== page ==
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IMG_3680After lunch and our much enjoyed detour, we headed to the Cliffs of Moher. The Cliffs are one of the most visited natural attractions in Ireland and it’s easy to see why. They tower 702 feet at their highest point above the Atlantic Ocean and stretch 5 miles along the western seaboard of County Clare. Standing atop them, you can view the Aran Islands, Galway Bay and beautiful ocean as far as the eye can see.

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The Cliffs were quite busy when we arrived, but it was still easy to get around and see the stunning views they have to offer.

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Walking along the edges of the Cliffs is not for the faint of heart. I tremble even typing this thinking of the daring souls who were brave enough to perch on the side to pose for a picture. Since there were no real guardrails, I stuck as close as possible to the inside of the winding trail that worked its way along the tops of the cliffs. I’m not sure if the twisting in my stomach was from the height or stunning views.

After the Cliffs of Moher, we drove the narrow roads along the coast as we made our way up to Galway. The roads of the Wild Atlantic Seaway wind and twist up the coast, leaving barely enough room for one car to get through–yet the roads were two-way. The terrain seemed to shift and change every few hundred feet, giving way to wide, flat areas dotted with rocks and mountains that rose above us.

We stuck as close to a van driving in front of us as was safe and hoping he would claim right of way from any oncoming traffic. Fortunately we didn’t run into any other vehicles on that narrow stretch of drive.

Eventually we made our way to The Birches Bed & Breakfast just outside of Galway. It was neatly tucked into a cute little neighborhood on the edge of the village of Oranmore. We were welcomed graciously by our host, Marian and she immediately treated to fresh coffee and banana bread after showing us to our room.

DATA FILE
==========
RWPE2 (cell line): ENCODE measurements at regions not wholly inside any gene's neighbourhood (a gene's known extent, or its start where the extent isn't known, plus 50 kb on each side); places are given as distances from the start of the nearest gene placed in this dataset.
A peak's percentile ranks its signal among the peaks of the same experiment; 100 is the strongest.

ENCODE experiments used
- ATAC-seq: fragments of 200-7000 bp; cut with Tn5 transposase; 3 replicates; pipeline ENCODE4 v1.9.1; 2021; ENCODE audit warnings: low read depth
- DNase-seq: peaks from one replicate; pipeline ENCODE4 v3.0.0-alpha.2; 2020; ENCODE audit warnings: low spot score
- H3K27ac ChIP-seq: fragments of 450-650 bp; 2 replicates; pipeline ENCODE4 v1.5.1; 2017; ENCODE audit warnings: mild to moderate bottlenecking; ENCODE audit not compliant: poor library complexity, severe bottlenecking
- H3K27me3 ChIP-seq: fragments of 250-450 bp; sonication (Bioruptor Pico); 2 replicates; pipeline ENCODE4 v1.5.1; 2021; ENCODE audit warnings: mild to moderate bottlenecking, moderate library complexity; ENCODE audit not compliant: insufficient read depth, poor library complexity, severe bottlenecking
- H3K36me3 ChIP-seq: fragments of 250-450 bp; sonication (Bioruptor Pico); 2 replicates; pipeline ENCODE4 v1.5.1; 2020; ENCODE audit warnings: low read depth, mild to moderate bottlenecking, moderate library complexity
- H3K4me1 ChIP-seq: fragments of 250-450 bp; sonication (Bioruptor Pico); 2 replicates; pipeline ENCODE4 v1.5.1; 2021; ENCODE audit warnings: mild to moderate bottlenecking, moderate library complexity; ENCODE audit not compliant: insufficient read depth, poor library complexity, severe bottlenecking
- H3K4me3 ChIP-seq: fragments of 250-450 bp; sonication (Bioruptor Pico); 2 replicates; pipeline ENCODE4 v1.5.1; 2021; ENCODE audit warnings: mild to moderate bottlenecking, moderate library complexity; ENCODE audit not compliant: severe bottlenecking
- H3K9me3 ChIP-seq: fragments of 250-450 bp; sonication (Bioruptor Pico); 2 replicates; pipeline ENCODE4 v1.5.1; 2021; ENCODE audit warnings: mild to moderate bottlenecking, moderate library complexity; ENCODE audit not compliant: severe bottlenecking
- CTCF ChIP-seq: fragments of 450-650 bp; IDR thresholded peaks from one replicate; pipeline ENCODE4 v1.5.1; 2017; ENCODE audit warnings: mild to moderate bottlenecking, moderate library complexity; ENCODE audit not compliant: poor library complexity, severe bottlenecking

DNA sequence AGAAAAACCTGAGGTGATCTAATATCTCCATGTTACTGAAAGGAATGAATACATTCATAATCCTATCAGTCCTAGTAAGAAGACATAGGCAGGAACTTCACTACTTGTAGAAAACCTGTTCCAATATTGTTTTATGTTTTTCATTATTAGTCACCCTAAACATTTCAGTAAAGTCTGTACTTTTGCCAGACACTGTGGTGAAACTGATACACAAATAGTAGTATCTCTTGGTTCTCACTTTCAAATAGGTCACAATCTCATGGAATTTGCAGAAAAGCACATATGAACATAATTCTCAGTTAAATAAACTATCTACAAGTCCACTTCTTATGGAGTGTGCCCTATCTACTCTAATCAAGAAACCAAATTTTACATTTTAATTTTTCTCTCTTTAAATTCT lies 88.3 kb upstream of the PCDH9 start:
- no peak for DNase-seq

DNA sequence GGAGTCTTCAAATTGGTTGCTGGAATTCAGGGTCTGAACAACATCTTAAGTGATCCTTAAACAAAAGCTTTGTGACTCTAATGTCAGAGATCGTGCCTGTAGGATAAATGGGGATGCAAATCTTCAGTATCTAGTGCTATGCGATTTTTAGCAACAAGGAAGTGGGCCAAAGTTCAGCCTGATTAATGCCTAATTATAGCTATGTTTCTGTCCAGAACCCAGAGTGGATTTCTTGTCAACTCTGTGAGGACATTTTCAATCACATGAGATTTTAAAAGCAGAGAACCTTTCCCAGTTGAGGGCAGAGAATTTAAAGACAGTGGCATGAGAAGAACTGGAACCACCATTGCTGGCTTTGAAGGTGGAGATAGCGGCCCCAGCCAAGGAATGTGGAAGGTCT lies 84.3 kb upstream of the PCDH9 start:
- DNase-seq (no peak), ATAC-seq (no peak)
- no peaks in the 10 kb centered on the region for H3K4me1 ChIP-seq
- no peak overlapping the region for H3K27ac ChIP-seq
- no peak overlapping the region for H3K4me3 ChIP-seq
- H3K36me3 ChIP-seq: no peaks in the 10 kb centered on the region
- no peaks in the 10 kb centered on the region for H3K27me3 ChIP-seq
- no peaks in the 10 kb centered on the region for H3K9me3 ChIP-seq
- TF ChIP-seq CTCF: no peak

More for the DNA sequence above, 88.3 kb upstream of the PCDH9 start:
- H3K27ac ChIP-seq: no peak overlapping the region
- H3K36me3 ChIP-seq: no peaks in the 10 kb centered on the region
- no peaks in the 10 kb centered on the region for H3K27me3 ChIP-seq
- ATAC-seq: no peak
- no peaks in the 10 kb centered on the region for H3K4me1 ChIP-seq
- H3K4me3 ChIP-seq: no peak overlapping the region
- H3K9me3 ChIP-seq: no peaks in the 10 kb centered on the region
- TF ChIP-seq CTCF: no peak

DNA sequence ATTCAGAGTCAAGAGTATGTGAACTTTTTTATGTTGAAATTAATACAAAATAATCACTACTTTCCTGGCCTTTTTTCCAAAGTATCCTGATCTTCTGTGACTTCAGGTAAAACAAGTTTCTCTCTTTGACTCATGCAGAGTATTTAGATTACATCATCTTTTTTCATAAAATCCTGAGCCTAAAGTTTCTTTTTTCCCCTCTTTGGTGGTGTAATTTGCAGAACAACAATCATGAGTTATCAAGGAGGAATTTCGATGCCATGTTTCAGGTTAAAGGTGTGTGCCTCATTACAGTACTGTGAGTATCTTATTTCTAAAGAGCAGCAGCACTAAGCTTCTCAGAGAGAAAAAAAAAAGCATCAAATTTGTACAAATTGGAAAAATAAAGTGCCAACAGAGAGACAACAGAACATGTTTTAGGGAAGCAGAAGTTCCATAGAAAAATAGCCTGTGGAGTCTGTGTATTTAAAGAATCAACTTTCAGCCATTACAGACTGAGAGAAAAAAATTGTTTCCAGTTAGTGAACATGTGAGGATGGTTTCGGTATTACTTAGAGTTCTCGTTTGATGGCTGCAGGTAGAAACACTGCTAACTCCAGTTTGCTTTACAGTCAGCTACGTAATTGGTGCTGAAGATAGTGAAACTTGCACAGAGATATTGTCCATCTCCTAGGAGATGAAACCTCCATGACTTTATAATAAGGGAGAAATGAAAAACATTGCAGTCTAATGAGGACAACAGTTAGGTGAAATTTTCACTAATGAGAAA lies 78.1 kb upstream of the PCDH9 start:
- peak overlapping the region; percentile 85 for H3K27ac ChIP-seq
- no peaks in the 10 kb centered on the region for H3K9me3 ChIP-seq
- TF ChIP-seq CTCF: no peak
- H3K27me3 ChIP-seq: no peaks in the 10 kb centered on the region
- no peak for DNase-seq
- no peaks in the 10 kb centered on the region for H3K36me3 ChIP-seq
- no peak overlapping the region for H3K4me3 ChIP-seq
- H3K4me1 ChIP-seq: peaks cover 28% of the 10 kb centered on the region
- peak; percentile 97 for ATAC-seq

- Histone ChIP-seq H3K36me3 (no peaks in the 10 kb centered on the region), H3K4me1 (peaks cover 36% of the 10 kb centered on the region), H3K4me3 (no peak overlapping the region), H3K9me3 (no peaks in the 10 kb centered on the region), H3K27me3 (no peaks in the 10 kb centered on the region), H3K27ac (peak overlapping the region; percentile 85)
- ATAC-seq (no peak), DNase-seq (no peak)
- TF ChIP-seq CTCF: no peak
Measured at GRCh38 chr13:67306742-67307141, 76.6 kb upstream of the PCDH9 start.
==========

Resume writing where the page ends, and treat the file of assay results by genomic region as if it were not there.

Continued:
The town of Galway is a cute, seafaring town situated on the coast. We took a cab the touristy area of Quay (pronounced “key”) Street, which was lined with jewelry shops selling Claddagh rings, pubs and restaurants.


It was dinner time, after wandering the streets a bit we made our way to Mc Donagh’s. Being right on the coast, we had to get seafood. I got the fish and chips while Matt enjoyed a plate of shrimp, mussels and scallops.

IMG_3749 IMG_3752Fueled up, we headed out to check out a few of the local pubs and ended up at Taaffes Bar. It was packed and only got busier as the night went on. A band set up to play music and we squeezed our way back to the stage to listen. It was all fun and games until a drunken bachelorette party stumbled into us, spilling beer all over us. We decided to find a much quieter bar and hung out there until we decided it was time to hail a cab home.

After four long days in Ireland, I’m sure we slept hard that night–and we still had one to go! Stay tuned for our final adventures in Dublin, including attending the All-Ireland Gaelic Foodball semi-final match.

Memories of Marseille

This weekend we celebrated an anniversary of sorts—two years since our first trip to Europe together. We took a European cruise in 2013 and that cemented, not only our love of world travel, but our love of seeing the world together.

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Marseille, 2013

We departed out of Barcelona that trip, but our first port was Marseille, France. We headed back there this weekend to relive the fun memories of that vacation and to make even more!

We left Friday after Matt got home from work and what should have been a three hour trip ended up taking us six hours because of horrible traffic most of the way there. With the weather getting cooler and the leaves already starting to change, I guess a lot of other people had the same idea to get in one last hurrah at the beach.

While the drive was long, we went through countryside we’d never seen before. At one point I squinted off into the distance and asked Matt, “Are those mountains? I think that might be the foothills of the French Alps.”


Sure enough, we crossed the Rhône River and soon those foothills began to tower over us. We were in awe of their regal beauty, especially in the light of the quickly setting sun.

It was nearly 10:00 by the time we pulled up to the hotel that night. Apparently we arrived just after a large bus of tourists and, after we checked in, we found ourselves staring at an elevator bank packed with at least 40 people trying to go up to their rooms at the same time. We had two options: wait in the hallway with the rest of the guests until it cleared enough for us to catch a lift or head to the bar for a quick drink while the masses cleared. We opted for the second option.

Luckily, after we finished our drinks, the lobby was clear and we could get an elevator up to our floor. Once in the room, we ordered room service and collapsed on the bed in an exhausted heap. Sometimes you can’t beat a night in after a long drive.